Irrevocable trusts are a tool used by individuals to remove assets from their taxable estate and to provide protection for their beneficiaries from the claims of creditors. When an individual transfers assets into an irrevocable trust, the Grantor gives up ownership and control of those assets as an irrevocable trust would generally not be set up for the transferor’s own benefit. With the recent tax acts and everyone having constant changes in circumstances, many clients request practitioners find ways to modify their irrevocable trusts. Our top estate attorneys at the Morris Law Group discuss the effects below.
Transferring Assets Through Decanting
Decanting is the transferring of the assets of an old trust into a new trust and is an avenue to modify older trusts that no longer are meeting the client’s needs. Many states have statutes that permit trust decanting by the acting trustee. In Florida, Statute 736.04117 allows a trustee to distribute from a first trust to a second trust when the authorized trustee has the power to invade the principal. Depending on the power and other circumstances, there are some limitations to the allowable provisions of the second trust. Therefore, decanting is a powerful tool to change trust provisions that may be outdated due to changes in the law or family circumstances. It is possible, if the trust terms allow, to move the situs of the trust to a state with more favorable decanting provisions.
Judicial Modification of the Terms of an Irrevocable TruseIf the terms of an irrevocable trust are not in the best interest of the beneficiaries, the courts under Florida Statute 736.04115 allow for judicial modification upon the application of a trustee or qualified beneficiary. In making this determination, the courts determine the intent of the settlor, the current circumstances, and the best interests of the beneficiary. In Florida, a judicial modification under this statute is not available if the terms of that trust prohibit judicial modification, if the trust was created prior to January 1, 2001, or if the trust was created after January 1, 2001, and all beneficial interest in the trust must vest or terminate within the period described by the rule against perpetuities.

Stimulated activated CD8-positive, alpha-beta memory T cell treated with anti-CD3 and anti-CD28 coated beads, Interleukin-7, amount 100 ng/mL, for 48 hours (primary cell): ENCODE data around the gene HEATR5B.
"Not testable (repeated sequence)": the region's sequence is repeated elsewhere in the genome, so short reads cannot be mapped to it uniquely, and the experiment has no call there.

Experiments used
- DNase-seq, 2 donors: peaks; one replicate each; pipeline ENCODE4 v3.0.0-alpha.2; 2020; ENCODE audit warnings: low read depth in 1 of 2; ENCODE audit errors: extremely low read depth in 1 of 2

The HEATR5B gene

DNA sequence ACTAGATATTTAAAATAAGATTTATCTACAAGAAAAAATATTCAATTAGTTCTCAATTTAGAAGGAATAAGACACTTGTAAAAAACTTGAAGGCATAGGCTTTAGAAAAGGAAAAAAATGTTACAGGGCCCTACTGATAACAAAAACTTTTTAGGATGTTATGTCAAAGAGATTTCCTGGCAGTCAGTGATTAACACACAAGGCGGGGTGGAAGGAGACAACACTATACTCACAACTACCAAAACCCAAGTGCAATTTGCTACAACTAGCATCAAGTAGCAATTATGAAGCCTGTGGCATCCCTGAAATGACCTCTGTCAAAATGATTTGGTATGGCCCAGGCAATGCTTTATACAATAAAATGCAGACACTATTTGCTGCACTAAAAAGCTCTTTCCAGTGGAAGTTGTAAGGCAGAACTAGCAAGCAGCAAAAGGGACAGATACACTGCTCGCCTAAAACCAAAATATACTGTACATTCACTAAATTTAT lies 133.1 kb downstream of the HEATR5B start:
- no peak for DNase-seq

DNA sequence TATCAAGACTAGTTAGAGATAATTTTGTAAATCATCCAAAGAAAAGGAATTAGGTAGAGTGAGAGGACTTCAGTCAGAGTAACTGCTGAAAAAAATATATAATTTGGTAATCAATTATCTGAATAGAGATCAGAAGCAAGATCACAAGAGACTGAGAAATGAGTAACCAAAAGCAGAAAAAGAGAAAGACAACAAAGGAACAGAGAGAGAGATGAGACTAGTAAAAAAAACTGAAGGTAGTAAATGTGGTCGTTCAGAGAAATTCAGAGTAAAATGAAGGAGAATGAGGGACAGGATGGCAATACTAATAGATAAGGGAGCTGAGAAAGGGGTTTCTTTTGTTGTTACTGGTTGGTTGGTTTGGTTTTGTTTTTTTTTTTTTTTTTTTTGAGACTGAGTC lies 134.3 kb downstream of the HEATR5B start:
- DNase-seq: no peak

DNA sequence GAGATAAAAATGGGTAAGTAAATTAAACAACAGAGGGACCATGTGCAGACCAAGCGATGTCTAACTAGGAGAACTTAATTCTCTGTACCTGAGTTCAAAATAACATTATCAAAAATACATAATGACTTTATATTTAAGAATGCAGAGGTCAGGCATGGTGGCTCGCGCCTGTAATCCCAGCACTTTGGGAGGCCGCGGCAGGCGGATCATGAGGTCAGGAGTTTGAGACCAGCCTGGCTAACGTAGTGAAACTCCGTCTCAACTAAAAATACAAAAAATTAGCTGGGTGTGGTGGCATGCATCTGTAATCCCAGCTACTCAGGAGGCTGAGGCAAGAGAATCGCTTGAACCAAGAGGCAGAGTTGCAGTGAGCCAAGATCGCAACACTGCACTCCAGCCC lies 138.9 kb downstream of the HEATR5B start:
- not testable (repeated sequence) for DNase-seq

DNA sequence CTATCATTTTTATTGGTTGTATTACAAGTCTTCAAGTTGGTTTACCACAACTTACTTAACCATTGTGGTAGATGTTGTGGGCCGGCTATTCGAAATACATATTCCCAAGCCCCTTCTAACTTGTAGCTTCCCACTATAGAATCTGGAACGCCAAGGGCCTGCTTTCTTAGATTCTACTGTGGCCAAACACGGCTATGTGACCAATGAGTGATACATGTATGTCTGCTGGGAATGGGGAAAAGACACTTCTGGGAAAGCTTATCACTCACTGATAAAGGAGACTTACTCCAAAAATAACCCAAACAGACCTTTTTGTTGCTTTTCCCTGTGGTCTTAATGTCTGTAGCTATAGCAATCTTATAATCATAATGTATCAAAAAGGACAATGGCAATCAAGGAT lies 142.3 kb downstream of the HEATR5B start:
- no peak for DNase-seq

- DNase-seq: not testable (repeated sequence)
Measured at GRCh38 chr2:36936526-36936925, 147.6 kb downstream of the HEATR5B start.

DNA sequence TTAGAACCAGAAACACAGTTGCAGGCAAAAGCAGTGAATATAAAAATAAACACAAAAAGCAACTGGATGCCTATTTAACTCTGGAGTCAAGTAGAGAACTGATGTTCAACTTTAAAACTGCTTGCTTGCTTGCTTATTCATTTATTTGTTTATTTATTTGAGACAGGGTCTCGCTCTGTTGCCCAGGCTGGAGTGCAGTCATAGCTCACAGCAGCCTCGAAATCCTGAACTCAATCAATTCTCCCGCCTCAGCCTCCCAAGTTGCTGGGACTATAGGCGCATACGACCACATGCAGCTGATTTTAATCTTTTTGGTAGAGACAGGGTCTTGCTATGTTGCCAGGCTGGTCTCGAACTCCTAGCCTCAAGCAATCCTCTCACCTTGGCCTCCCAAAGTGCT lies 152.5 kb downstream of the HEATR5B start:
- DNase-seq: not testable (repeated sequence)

Non-Judicial Modification and Non-Judicial Settlement Agreements
Another mechanism to modify irrevocable trusts is to use a non-judicial modification. This allows for a change to an irrevocable trust without using the courts. According to Florida Statute 736.0412, after the settlor’s death, a trust may be modified at any time upon the unanimous agreement of the trustee and all qualified beneficiaries and other certain provisions. In Florida, this section does not apply to any trusts created prior to January 1, 2001, or if the trust was created after January 1, 2001, and all beneficial interest in the trust must vest or terminate within the period described by the rule against perpetuities. Florida Statute 736.0111 also allows for Nonjudicial Settlement Agreements among all of the interested parties, such as the beneficiaries and trustees in order to modify irrevocable trusts.
Contact Top Boca Raton Estate Attorneys Today
Although the term irrevocable may have many believe that the trust cannot be modified, these three methods are examples where your estate planning attorney can make the necessary modifications. If you or your loved ones need someone to review your irrevocable trust to determine the steps necessary to make modifications, or want to create an irrevocable trust with the greatest amount of flexibility allowed by law, contact the experienced estate attorneys of Morris Law Group.